Meta-Analysis: Addition of Taxane to Cisplatin/5-FU Induction Improves Outcome in Locally Advanced Head and Neck Cancers 


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Cisplatin plus fluorouracil (5-FU) induction chemotherapy has been compared with taxane (docetaxel or paclitaxel), cisplatin, and 5-FU in randomized trials in locoregionally advanced head and neck cancers. An updated individual patient data meta-analysis reported in the Journal of Clinical Oncology by Pierre Blanchard, MD, and colleagues in the Meta-Analysis of Chemotherapy in Head and Neck Cancer, Induction Project, Collaborative Group was performed to compare outcomes with taxane/cisplatin/5-FU vs cisplatin/5-FU induction therapy in this setting.1 Taxane/cisplatin/5-FU was associated with significant improvements in overall survival, progression-free survival, locoregional failure, and distant failure.

Improved Overall Survival

The analysis included five randomized trials representing 1,772 patients with locoregionally advanced head and neck cancers, with updated individual patient data being retrieved for all trials. Patients had a mean age of 56 years, and most were male (90%) and had ECOG performance status of 0 or 1 (99%). Most tumors were locally advanced (T3-T4 in 85%, N2-3 in 62%); 39% of the tumors arose in the oropharynx and 25% in the hypopharynx.

Median follow-up was 4.9 years. The hazard ratio (HR) for death for taxane/cisplatin/5-FU vs cisplatin/5-FU was 0.79 (95% confidence interval [CI] = 0.70–0.89, P < .001), with an absolute overall survival benefit of 7.4% at 5 years for taxane/cisplatin/5-FU (35.0% vs 42.4%). Heterogeneity was significant (P = .08, I2 = 51%) and related to one trial; after exclusion of this trial, there was no heterogeneity (P = .99, I2 = 0%) and the hazard ratio for death was 0.72 (95% CI = 0.63­0.83). There was no interaction between treatment effect and patient covariates of age, sex, performance status, tumor stage, or site.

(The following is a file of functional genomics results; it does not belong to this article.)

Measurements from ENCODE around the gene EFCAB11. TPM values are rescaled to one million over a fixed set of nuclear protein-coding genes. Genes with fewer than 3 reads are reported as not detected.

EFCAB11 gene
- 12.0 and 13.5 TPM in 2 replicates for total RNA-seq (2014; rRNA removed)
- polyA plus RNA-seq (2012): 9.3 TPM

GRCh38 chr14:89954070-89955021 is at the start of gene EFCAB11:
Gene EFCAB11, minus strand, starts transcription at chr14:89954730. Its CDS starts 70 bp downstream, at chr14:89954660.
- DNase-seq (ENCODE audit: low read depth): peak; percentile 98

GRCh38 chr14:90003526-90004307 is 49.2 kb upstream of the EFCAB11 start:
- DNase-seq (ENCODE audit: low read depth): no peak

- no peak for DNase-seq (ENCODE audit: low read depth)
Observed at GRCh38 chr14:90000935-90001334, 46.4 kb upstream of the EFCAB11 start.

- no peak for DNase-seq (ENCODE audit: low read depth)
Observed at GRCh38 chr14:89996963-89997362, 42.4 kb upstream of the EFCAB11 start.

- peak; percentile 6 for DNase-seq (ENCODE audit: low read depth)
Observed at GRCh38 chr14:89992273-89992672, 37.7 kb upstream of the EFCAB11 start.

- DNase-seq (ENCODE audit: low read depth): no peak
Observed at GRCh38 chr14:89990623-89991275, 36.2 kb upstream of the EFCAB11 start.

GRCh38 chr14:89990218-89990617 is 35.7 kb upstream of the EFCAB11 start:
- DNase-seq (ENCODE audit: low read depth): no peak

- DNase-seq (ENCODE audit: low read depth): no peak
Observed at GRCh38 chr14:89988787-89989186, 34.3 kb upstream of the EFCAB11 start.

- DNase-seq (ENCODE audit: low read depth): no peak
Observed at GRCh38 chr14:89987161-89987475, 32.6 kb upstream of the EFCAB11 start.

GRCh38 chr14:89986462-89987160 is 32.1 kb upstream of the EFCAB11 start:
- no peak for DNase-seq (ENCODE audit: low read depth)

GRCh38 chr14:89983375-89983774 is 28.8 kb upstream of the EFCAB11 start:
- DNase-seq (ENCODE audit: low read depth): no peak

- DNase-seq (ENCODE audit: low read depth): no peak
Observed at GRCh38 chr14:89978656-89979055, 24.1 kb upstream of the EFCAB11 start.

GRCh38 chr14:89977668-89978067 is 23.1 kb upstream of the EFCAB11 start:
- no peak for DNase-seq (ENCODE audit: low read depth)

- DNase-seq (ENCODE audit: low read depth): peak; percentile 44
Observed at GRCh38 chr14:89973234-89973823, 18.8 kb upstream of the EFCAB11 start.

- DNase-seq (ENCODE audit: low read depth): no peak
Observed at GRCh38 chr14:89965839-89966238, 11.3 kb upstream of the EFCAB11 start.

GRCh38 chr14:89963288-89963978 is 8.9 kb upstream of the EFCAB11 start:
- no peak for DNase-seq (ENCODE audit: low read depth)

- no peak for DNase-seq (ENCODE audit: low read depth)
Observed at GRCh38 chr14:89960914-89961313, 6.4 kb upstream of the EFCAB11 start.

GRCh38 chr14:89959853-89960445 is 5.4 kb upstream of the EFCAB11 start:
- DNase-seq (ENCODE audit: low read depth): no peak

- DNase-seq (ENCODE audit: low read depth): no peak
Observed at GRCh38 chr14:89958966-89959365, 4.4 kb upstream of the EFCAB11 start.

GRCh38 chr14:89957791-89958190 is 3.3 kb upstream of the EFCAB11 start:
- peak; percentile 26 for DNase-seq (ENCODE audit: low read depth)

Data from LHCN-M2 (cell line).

The difference in overall survival was related to a reduction of head and neck cancer mortality in favor of taxane/cisplatin/5-FU (HR = 0.74, 95% CI = 0.65–0.84, P < .001), with an absolute difference at 5 years of 9.3% (50.8% vs 60.1%). No significant difference in noncancer mortality was observed (HR = 1.12, 95% CI = 0.82–1.51, P = .47).

Improved Progression-Free Survival, Locoregional and Distant Failure

Taxane/cisplatin/5-FU induction was also associated with significant improvements in: progression-free survival, with a hazard ratio of 0.78 (95% CI = 0.69-0.87, P < .001) and an absolute benefit at 5 years of 7.1% (28.4% vs 35.5%); locoregional failure, with a hazard ratio of 0.79 (95% CI = 0.66–0.94, P = .007) and an absolute benefit of 7.4% at 5 years (44.2% vs 51.6%); and distant failure, with a hazard ratio of 0.63 (95% CI = 0.45–0.89, P = .009) and an absolute benefit of 6.4% at 5 years (13.7% vs 20.1%). There was no heterogeneity between trials for progression-free survival, locoregional failure, and distant failure analyses. 

Compliance with concomitant chemotherapy differed significantly (P = .02) between taxane/cisplatin/5-FU and cisplatin/5-FU for trials with planned chemoradiotherapy, with more patients in the taxane/cisplatin/5-FU arms receiving the concomitant chemotherapy as planned (49% vs 43%) and fewer not receiving any chemotherapy (31% vs 38%). Compliance with radiation therapy was also significantly better in the taxane/cisplatin/5-FU arms, with 73% starting the planned therapy vs 67% in the cisplatin/5-FU arms (P = .004).

Although no data on tumor response were collected, the investigators posited that these differences might be attributable to a higher response rate with taxane/cisplatin/5-FU, with fewer cisplatin/5-FU patients being candidates by protocol for radiation therapy or concomitant treatment. Among patients who started chemoradiotherapy, there was no difference in compliance with concomitant chemotherapy.

The investigators concluded: “Although induction [taxane/cisplatin/5-FU] is superior to [cisplatin/5-FU] in terms of [overall survival, progression-free survival], and locoregional and distant control, its precise role compared with upfront [chemoradiotherapy] in the management of locoregionally advanced head and neck squamous cell carcinomas remains to be defined.” ■

Disclosure: For full disclosures of the study authors, visit jco.ascopubs.org.

Reference

1. Blanchard P, Bourhis J, Lacas B, et al: Taxane-cisplatin-fluorouracil as induction chemotherapy in locally advanced head and neck cancers: An individual patient data meta-analysis of the meta-analysis of chemotherapy in head and neck cancer group. J Clin Oncol 31:2854-2860, 2013.



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